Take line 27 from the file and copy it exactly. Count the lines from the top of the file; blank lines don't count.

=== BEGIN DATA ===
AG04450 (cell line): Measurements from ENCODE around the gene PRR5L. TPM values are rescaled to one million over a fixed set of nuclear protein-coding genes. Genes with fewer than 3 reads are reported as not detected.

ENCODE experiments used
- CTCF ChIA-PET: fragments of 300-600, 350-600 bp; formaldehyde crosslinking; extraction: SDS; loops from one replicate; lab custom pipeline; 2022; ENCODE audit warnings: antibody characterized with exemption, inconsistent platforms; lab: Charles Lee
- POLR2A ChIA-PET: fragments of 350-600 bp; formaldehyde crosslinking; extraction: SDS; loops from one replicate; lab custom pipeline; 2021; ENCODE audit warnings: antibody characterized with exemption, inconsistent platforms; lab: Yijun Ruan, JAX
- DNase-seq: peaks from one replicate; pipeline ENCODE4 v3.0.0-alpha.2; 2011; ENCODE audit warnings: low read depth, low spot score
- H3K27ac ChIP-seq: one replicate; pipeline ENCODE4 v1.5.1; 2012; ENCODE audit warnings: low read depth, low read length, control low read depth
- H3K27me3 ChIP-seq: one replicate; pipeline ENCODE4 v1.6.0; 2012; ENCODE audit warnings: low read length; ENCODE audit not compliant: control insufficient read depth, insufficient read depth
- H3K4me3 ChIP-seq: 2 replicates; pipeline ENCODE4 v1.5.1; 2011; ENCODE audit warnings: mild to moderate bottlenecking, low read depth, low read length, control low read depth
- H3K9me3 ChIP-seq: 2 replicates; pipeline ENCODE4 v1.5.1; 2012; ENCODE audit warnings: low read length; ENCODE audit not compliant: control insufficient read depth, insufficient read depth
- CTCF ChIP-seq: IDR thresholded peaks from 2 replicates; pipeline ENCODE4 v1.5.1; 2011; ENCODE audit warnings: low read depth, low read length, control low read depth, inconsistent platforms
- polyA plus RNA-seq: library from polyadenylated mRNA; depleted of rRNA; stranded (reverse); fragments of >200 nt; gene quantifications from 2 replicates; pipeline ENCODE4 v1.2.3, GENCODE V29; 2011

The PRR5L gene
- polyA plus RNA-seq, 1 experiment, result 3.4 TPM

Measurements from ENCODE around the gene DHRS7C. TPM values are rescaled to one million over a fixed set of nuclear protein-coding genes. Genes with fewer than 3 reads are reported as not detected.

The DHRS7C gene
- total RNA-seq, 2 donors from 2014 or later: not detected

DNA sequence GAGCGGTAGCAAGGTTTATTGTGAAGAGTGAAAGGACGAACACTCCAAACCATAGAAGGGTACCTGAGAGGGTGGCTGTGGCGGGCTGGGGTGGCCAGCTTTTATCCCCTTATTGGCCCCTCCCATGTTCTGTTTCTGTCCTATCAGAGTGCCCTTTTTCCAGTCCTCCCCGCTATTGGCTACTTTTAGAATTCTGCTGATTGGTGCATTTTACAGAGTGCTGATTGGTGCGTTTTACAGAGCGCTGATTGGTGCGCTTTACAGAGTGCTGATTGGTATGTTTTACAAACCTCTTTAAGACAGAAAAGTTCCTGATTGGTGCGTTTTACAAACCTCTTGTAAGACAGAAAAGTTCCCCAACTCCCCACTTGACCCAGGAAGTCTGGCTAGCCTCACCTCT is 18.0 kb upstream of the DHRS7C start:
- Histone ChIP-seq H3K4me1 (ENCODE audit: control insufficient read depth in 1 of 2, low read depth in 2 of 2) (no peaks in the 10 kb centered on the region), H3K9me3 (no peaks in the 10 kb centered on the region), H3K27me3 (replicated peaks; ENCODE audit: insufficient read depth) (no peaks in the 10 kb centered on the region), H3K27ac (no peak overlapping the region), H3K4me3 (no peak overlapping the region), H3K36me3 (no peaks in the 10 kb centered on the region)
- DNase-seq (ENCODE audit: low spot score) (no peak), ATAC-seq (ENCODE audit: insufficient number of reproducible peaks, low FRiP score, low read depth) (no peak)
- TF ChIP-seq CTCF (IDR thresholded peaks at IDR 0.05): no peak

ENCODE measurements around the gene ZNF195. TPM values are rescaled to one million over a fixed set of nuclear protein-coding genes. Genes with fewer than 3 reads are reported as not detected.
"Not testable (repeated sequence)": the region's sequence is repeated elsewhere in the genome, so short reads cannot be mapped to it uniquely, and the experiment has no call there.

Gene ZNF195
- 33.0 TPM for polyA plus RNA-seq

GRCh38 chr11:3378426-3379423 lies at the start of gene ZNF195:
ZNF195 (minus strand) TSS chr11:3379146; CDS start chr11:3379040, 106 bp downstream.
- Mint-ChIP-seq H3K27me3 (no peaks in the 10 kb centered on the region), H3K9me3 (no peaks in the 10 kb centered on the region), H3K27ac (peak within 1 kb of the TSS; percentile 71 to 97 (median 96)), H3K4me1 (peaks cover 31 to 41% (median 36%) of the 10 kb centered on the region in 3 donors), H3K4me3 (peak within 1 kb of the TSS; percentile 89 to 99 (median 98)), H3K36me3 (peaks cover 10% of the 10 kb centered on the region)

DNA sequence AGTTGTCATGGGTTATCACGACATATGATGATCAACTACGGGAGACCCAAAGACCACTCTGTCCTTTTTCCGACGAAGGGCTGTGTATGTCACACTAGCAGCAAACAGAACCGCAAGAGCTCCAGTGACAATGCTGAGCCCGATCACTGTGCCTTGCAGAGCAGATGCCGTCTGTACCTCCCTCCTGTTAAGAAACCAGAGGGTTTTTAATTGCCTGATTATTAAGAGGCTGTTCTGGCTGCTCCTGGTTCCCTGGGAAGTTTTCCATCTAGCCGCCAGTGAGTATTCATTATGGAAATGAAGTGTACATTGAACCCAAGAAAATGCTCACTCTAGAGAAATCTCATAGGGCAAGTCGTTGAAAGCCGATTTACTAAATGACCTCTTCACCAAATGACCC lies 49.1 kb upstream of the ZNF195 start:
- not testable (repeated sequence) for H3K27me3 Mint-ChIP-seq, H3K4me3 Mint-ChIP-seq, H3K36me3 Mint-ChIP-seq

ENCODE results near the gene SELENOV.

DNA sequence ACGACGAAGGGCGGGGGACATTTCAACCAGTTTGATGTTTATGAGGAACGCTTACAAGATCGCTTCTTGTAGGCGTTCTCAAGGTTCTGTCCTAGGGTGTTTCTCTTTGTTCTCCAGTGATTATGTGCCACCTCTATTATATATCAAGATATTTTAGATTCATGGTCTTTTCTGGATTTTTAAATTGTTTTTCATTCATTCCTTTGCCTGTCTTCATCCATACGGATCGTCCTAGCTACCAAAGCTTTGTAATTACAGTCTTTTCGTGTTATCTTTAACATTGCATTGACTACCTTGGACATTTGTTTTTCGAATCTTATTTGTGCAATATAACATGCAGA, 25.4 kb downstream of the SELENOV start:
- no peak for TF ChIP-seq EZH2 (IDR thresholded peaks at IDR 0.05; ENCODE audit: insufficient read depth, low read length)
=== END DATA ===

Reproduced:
- Mint-ChIP-seq H3K27me3 (no peaks in the 10 kb centered on the region), H3K9me3 (no peaks in the 10 kb centered on the region), H3K27ac (peak within 1 kb of the TSS; percentile 71 to 97 (median 96)), H3K4me1 (peaks cover 31 to 41% (median 36%) of the 10 kb centered on the region in 3 donors), H3K4me3 (peak within 1 kb of the TSS; percentile 89 to 99 (median 98)), H3K36me3 (peaks cover 10% of the 10 kb centered on the region)